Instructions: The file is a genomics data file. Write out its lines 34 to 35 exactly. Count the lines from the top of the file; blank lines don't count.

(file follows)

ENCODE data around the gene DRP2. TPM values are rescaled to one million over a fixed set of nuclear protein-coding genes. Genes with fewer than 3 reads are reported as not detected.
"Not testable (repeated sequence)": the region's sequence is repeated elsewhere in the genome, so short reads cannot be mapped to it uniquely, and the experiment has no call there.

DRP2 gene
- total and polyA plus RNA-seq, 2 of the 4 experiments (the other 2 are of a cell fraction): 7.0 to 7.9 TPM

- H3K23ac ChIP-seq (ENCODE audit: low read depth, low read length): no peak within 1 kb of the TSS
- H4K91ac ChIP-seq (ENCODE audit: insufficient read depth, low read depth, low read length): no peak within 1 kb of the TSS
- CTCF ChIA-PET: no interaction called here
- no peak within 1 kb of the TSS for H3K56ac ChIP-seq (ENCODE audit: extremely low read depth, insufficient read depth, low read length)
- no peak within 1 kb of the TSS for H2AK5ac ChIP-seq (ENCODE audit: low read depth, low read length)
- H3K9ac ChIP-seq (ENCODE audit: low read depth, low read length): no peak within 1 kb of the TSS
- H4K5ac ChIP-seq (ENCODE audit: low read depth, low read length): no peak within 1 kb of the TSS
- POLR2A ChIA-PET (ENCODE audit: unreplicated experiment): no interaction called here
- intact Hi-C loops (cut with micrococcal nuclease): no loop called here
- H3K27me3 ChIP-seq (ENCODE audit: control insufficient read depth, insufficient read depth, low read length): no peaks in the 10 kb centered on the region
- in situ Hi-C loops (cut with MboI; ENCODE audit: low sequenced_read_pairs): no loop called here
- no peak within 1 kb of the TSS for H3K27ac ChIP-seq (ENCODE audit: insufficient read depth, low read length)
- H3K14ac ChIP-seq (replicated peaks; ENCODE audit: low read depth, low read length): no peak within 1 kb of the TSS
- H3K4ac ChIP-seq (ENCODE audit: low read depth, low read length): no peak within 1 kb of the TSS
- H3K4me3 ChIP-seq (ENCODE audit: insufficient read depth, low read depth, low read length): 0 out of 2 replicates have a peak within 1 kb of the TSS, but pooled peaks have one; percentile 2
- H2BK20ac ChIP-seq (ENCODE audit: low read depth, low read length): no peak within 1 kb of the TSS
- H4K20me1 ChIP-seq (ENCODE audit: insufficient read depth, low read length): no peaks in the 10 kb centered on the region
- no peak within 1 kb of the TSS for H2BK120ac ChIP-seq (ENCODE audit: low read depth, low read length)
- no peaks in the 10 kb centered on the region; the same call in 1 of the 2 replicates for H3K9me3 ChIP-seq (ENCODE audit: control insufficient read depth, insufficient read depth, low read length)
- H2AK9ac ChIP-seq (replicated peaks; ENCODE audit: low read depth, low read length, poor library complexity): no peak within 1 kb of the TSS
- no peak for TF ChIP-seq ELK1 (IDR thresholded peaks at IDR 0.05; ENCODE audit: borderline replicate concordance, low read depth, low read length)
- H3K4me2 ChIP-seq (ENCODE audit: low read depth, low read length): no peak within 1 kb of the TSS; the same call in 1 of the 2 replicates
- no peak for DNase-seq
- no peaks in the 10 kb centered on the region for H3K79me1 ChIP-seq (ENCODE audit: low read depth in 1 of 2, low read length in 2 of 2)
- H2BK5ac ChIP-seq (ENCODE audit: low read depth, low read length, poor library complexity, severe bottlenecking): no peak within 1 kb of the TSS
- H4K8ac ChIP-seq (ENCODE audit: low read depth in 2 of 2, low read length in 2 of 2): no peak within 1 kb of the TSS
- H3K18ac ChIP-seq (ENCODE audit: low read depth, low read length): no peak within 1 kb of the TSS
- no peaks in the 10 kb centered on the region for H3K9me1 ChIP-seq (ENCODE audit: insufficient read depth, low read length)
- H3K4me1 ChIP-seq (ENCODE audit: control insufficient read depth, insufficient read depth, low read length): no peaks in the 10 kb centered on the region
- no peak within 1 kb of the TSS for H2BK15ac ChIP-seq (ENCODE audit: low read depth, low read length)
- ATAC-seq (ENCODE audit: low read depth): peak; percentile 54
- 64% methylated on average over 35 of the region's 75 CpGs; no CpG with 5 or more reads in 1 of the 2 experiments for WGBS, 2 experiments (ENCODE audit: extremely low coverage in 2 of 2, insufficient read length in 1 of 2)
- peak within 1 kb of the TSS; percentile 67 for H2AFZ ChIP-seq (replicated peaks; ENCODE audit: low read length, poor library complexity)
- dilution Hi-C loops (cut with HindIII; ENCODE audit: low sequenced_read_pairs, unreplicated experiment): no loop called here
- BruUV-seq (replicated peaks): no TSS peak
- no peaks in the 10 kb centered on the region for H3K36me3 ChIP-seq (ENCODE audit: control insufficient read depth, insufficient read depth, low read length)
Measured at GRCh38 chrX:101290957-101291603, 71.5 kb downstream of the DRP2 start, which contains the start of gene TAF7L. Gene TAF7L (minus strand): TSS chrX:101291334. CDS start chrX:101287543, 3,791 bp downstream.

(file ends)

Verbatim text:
- no peak within 1 kb of the TSS for H2BK15ac ChIP-seq (ENCODE audit: low read depth, low read length)
- ATAC-seq (ENCODE audit: low read depth): peak; percentile 54